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Superregnum: Eukaryota
Cladus: Unikonta
Cladus: Opisthokonta
Cladus: Holozoa
Regnum: Animalia
Subregnum: Eumetazoa
Cladus: Bilateria
Cladus: Nephrozoa
Cladus: Protostomia
Cladus: Ecdysozoa
Cladus: Panarthropoda
Phylum: Arthropoda
Subphylum: Crustacea
Superclassis: Multicrustacea
Classis: Malacostraca
Subclassis: Eumalacostraca
Superordo: Eucarida
Ordo: Decapoda
Subordo: Pleocyemata
Infraordo: Astacidea
Superfamilia: Glypheoidea
Familiae (3): Glypheidae - Litogastridae - Mecochiridae

Charbonnier, S. et al. 2014: A worldwide review of fossil and extant glypheid and litogastrid lobsters (Crustacea, Decapoda, Glypheoidea). Mémoires du Muséum national d'Histoire naturelle, (205) [Not seen] Reference page.
Charbonnier, S. et al. 2014: Phylogeny of fossil and extant glypheid and litogastrid lobsters (Crustacea, Decapoda) as revealed by morphological characters. Cladistics, DOI: 10.1111/cla.12088 Reference page.

Vernacular names
中文: 雕虾总科

The Glypheoidea (containing the glypheoid lobsters), is a group of lobster-like decapod crustaceans which forms an important part of fossil faunas, such as the Solnhofen limestone. These fossils included taxa such as Glyphea (from which the group takes its name), and Mecochirus, mostly with elongated (often semichelate) chelipeds. This group of decapods is a good example of a living fossil, or a lazarus taxon, since until their discovery in the 1970s, the group was considered to have become extinct in the Eocene. The superfamily Glypheoidea comprises five families. The two extant species, Neoglyphea inopinata and Laurentaeglyphea neocaledonica, are both in the family Glypheidae.
Prehistoric abundance

The first animals attributable to the Glypheoidea appeared in the Permo-Triassic. They were abundant in the Jurassic, but declined from the Cretaceous to the Eocene.[1][2]
Extant taxa

The Glypheoidea was originally considered to be a purely fossil group. That opinion had to be altered when a single male specimen was discovered in the collections of the Smithsonian Institution in 1975. It had been caught off the Philippines in 1908 and preserved, without its full significance being realised. Over sixty years later, the specimen was rediscovered, and described by two French scientists as a new genus and species, Neoglyphea inopinata in 1975,[3] meaning "unexpected new Glyphea". More individuals were caught on subsequent expeditions in 1976, 1980 and 1985, allowing for a complete description.[4] A second species was discovered in the Coral Sea, near New Caledonia, in 2005. First described as Neoglyphea neocaledonica, in 2006,[5] it has been transferred to a new genus Laurentaeglyphea, much closer to fossil forms.[6]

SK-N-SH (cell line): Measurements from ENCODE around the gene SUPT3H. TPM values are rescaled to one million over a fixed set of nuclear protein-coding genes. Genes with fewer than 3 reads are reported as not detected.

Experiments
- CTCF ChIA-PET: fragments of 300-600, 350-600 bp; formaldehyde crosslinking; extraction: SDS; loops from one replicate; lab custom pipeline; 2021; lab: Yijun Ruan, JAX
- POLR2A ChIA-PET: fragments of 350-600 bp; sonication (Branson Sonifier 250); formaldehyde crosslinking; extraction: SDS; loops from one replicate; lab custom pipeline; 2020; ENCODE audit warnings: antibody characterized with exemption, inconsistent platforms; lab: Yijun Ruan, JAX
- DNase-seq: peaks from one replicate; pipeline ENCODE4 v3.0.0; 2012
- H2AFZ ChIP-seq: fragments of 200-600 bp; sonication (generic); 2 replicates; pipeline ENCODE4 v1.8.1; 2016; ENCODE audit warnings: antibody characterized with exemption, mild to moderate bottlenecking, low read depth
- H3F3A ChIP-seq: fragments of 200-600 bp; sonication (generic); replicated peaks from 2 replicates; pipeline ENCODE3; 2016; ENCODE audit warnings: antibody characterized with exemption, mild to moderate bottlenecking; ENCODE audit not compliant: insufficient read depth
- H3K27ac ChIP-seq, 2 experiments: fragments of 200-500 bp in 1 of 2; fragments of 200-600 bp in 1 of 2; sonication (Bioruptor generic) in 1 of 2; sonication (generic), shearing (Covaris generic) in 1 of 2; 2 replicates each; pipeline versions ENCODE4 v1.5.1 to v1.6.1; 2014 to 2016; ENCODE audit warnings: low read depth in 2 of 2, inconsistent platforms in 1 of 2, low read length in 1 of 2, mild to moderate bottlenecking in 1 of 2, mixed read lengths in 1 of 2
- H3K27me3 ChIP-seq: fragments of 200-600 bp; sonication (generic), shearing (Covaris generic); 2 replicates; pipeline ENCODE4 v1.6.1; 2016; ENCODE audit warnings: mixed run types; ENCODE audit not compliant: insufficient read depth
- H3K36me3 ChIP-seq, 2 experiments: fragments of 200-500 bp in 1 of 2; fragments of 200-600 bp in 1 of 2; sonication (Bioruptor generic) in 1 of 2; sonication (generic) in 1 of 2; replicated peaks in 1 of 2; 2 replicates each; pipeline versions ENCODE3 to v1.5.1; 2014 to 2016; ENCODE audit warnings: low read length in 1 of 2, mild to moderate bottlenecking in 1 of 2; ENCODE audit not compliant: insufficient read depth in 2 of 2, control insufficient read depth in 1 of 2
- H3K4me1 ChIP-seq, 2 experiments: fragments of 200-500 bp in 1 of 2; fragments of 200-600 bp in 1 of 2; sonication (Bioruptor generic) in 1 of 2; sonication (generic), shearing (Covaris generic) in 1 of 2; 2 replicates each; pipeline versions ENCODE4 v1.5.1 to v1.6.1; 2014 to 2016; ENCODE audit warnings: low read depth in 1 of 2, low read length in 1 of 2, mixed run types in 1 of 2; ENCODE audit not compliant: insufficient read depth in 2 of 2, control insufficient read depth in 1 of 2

Fossil Mecochirus longimanatus

iconCrustaceans portal

Five families are recognised, containing a total of 21 genera, all but two of which are extinct (extant taxa marked in boldface):[7]

  • † Chimaerastacidae
  • Chimaerastacus
  • Glypheidae
  • Cedrillosa
  • Glyphea
  • Laurentaeglyphea
  • Neoglyphea
  • Paralitogaster
  • Squamosoglyphea
  • Trachysoma
  • † Mecochiridae
  • Huhatanka
  • Jabaloya
  • Mecochirus
  • Meyeria
  • Preatya
  • Pseudoglyphea
  • Selenisca
  • † Pemphicidae
  • Pemphix
  • Pseudopemphix
  • Sinopemphix
  • † Platychelidae
  • Glaessnericaris
  • Platychela
  • Platypleon


Jacques Forest (2006). "Les glyphéides actuels et leur relation avec les formes fossiles (Decapoda, Reptantia)" [The Recent glypheids and their relationship with their fossil relatives (Decapoda, Reptantia)] (PDF). Crustaceana (in French). 79 (7): 769–793. doi:10.1163/156854006778008212.
Jacques Forest (2006). "The Recent glypheids and their relationship with their fossil relatives (Decapoda, Reptantia)". Crustaceana. 79 (7): 795–820. doi:10.1163/156854006778008221.
J. Forest; M. de Saint Laurent (1975). "Présence dans la faune actuelle d'un représentant du groupe mésozoïque des Glyphéides: Neoglyphea inopinata gen. nov., sp. nov. (Crustacea Decapoda Glypheidae)". Comptes Rendus de l'Académie des Sciences, Série D. 281: 155–158.
J. Forest; M. de Saint Laurent (1981). "La morphologie externe de Neoglyphea inopinata, espèce actuelle de Crustacé Décapode Glyphéide". Rés. Camp. MUSORSTOM, I.Philippines (18-28 mars 1976), 1 (2); Mémoires de l'Office de la Recherche scientifique et technique Outre-Mer. 91: 51–84, figs. 1–28.
B. Richer de Forges (2006). "Découverte en mer du Corail d'une deuxième espèce de glyphéide (Crustacea, Decapoda, Glypheoidea)". Zoosystema. 28 (1): 17–28.
J. Forest (2006). "Laurentaeglyphea, un nouveau genre pour la seconde espèce de Glyphéide récemment découverte (Crustacea Decapoda Glypheidae)". Comptes Rendus Biologies. 329 (10): 841–846. doi:10.1016/j.crvi.2006.08.003. PMID 17027644.
Sammy De Grave; N. Dean Pentcheff; Shane T. Ahyong; et al. (2009). "A classification of living and fossil genera of decapod crustaceans" (PDF). Raffles Bulletin of Zoology. Suppl. 21: 1–109. Archived from the original (PDF) on 2011-06-06.


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